Date of Award
Level of Access Assigned by Author
Master of Arts (MA)
Second Committee Member
Third Committee Member
The aim of this thesis is to explore the issues caused by Japan’s war legacies, and their adverse impact on Japan’s relations with its neighbors, political influence, and role in global affairs. Japan is economically great, and yet it has persistent problems in its relations with other East and Southeast Asian nations, particularly its critical neighbors China and the Koreas, in part because in Japan, many politicians and citizens deny the full extent of their Empire’s controversial activities during World War II and the Japanese Empire (1868-1945). Issues deriving from World War II are primary, but some legacies of the prewar Japanese Empire cannot be ignored.
America considered the Cold War to be the only important reality and ignored previous activities. Japanese society rejected militarism after losing the war, but most Japanese still cannot admit the entirety of the atrocities that their military committed. The reasons Japan and America underestimate these issues may be understandable, but other nations will not allow Japan to forget. There are many books about these issues, most often about either a single issue or relationship, or focused on cultural issues such as memory and forgiveness. This paper, however, looks at all of the major issues and relationships, with a focus on nation-to-nation relations, more so than cultural issues.
The first chapter covers modem Japanese history (1868 to the present), wartime racism and the American occupation that shaped modem Japan, the Japanese postwar government, the issue of the insufficient war criminal tribunals which failed to punish. Emperor Hirohito, wartime Japan’s leader, and the trials’ mixed legacy in Japan, and Japanese relations with America and Asian nations. The core of the paper is the next two chapters, an examination of various World War II legacy issues which divide Japan and its critics. First, chapter three discusses the re-militarization of Japan despite constitutional restrictions. Chapter four covers the other issues, including insufficient governmental apology for wartime atrocities; education and textbooks which whitewashed or ignored the Empire’s history; Yasukuni Shrine, Japan’s most prominent war memorial, which enshrined the worst war criminals and defended Japan’s military activities; the Rape of Nanking, where every detail is disputed between China and Japan; the issue of “comfort women,” Asian women sexually enslaved by Japanese troops, which has become important; and last, the outlying island controversies. There are also comparisons to the different path Germany and its European neighbors have taken regarding Germany’s wartime legacy.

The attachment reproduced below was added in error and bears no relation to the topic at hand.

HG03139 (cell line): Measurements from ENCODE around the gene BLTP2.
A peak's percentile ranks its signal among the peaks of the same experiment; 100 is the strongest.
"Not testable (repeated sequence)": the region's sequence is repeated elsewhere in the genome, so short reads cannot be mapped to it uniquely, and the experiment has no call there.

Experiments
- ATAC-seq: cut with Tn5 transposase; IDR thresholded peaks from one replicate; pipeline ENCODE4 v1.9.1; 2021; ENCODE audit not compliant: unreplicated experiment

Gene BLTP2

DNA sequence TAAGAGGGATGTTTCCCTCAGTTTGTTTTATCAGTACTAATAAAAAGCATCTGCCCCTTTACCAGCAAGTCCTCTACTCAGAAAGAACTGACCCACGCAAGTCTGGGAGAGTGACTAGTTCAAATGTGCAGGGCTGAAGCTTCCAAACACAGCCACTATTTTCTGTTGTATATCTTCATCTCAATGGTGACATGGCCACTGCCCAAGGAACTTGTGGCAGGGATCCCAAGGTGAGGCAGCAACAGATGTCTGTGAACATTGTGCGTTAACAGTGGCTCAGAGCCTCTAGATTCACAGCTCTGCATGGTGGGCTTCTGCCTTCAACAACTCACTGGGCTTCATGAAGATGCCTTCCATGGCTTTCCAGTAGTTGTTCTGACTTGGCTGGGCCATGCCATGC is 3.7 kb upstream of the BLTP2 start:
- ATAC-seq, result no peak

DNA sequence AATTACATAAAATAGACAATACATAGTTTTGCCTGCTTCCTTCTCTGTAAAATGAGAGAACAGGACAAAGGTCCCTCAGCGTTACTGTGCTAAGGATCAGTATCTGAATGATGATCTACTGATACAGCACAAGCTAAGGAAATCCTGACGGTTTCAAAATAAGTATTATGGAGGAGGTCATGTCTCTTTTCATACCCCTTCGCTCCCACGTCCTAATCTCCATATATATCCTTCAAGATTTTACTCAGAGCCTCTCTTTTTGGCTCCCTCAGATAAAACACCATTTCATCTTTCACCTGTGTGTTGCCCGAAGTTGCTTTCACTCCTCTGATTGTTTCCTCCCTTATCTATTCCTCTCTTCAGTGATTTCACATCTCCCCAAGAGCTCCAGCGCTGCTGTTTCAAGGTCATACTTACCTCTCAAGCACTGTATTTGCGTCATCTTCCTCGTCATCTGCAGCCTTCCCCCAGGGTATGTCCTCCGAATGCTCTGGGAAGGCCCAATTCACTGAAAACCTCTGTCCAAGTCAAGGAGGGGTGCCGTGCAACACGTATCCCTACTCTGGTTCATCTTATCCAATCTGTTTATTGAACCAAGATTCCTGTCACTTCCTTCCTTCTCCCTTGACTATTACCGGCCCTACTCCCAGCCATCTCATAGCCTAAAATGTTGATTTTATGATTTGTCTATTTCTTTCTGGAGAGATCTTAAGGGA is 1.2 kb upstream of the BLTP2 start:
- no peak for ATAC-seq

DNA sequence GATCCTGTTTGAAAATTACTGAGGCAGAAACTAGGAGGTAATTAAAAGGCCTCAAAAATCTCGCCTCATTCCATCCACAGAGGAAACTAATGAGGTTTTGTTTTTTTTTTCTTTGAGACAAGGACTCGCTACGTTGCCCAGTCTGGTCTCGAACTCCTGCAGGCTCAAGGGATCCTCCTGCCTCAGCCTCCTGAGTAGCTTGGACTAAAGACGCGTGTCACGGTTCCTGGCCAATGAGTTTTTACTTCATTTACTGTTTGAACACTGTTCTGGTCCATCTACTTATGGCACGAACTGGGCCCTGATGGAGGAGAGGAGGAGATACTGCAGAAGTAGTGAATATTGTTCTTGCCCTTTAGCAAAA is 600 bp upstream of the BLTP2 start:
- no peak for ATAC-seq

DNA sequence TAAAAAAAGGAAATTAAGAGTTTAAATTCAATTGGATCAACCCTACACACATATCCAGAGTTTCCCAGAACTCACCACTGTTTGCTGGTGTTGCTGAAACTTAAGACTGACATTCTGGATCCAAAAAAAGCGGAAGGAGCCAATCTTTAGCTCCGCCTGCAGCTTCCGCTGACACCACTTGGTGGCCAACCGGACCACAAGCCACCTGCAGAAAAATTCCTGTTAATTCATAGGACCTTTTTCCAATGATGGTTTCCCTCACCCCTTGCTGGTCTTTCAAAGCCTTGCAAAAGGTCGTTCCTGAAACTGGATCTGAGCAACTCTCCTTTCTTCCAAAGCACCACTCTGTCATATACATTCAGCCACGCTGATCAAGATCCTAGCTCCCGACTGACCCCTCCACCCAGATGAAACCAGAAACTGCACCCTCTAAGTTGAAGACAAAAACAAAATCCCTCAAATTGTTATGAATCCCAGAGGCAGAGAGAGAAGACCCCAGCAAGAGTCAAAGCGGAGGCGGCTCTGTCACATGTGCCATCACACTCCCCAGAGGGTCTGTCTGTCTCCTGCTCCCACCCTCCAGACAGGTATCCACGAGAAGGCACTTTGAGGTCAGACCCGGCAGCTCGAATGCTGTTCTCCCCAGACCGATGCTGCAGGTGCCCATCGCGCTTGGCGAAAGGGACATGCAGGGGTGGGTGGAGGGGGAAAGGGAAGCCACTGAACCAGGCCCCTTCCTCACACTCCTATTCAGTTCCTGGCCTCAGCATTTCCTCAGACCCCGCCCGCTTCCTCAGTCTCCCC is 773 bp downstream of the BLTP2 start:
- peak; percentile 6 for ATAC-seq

Instead of apologizing for their actions elsewhere in Asia, Japan focuses on its own victimization during World War II when America bombed Japanese cities. Many Japanese statements on the war mentioned Hiroshima, but not their own specific acts. Other nations resented this. This paper presents the view that Japan’s World War II legacy is a difficult one that caused ongoing difficulty in Japan’s foreign relations. Japanese politicians continually raised these war legacies, denied their culpability, and threatened to retract past apologies, so the war’s legacy remained alive.
Fisk, Brian Buchanan, "The political history of Japan's "war legacy issue:" the persistent foreign and domestic influence of World War II" (2013). Electronic Theses and Dissertations. 1885.